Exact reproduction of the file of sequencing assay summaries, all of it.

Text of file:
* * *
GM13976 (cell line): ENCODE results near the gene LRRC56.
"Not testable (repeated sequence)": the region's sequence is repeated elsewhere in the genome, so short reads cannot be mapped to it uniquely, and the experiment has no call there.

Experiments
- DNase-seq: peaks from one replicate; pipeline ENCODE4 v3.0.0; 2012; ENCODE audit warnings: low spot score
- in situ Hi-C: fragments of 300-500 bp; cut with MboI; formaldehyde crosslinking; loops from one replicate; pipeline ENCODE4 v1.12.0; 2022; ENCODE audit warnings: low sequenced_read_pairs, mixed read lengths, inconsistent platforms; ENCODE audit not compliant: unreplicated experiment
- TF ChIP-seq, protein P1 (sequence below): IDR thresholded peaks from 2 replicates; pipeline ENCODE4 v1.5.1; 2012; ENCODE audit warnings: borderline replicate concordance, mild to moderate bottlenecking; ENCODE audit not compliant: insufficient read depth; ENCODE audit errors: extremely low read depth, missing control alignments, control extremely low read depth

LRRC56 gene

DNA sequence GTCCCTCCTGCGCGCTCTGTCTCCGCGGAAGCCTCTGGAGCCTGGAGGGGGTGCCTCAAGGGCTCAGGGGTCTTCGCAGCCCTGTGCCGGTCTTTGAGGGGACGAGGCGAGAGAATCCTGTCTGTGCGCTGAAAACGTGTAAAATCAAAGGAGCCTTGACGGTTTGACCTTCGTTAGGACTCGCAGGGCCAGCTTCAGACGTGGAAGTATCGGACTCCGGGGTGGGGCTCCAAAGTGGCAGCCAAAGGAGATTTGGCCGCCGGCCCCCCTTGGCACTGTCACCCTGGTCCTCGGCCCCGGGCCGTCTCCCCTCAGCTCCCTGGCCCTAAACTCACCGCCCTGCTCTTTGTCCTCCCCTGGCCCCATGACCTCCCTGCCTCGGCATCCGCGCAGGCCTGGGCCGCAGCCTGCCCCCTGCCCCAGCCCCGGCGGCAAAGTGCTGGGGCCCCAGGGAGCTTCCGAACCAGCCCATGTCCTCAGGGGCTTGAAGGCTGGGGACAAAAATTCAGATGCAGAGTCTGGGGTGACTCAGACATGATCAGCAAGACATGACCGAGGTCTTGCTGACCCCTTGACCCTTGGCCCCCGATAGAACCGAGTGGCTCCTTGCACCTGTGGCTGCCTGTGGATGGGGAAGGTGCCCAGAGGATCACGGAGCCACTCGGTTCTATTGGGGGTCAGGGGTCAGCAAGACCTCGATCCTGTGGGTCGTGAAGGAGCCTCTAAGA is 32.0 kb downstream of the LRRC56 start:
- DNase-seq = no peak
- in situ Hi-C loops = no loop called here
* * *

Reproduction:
GM13976 (cell line): ENCODE results near the gene LRRC56.
"Not testable (repeated sequence)": the region's sequence is repeated elsewhere in the genome, so short reads cannot be mapped to it uniquely, and the experiment has no call there.

Experiments
- DNase-seq: peaks from one replicate; pipeline ENCODE4 v3.0.0; 2012; ENCODE audit warnings: low spot score
- in situ Hi-C: fragments of 300-500 bp; cut with MboI; formaldehyde crosslinking; loops from one replicate; pipeline ENCODE4 v1.12.0; 2022; ENCODE audit warnings: low sequenced_read_pairs, mixed read lengths, inconsistent platforms; ENCODE audit not compliant: unreplicated experiment
- TF ChIP-seq, protein P1 (sequence below): IDR thresholded peaks from 2 replicates; pipeline ENCODE4 v1.5.1; 2012; ENCODE audit warnings: borderline replicate concordance, mild to moderate bottlenecking; ENCODE audit not compliant: insufficient read depth; ENCODE audit errors: extremely low read depth, missing control alignments, control extremely low read depth

LRRC56 gene

DNA sequence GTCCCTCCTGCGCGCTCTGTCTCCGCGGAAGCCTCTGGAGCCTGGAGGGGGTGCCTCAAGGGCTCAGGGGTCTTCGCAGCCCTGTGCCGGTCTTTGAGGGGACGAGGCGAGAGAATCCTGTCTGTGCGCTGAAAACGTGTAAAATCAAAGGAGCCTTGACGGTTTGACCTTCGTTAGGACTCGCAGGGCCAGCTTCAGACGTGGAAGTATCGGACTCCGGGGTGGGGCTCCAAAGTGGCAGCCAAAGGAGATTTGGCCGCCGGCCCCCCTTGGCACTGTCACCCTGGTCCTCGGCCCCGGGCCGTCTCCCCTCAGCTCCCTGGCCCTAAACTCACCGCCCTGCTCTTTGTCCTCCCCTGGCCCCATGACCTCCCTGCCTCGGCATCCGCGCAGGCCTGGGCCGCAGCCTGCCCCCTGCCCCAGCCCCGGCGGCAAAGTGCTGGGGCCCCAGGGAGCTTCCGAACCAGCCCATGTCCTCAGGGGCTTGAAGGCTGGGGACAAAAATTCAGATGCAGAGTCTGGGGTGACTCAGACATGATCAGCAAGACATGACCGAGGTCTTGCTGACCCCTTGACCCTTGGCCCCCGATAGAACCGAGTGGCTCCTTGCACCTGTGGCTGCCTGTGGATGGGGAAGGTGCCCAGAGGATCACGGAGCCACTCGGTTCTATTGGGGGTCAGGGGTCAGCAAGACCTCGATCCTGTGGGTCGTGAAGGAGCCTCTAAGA is 32.0 kb downstream of the LRRC56 start:
- DNase-seq = no peak
- in situ Hi-C loops = no loop called here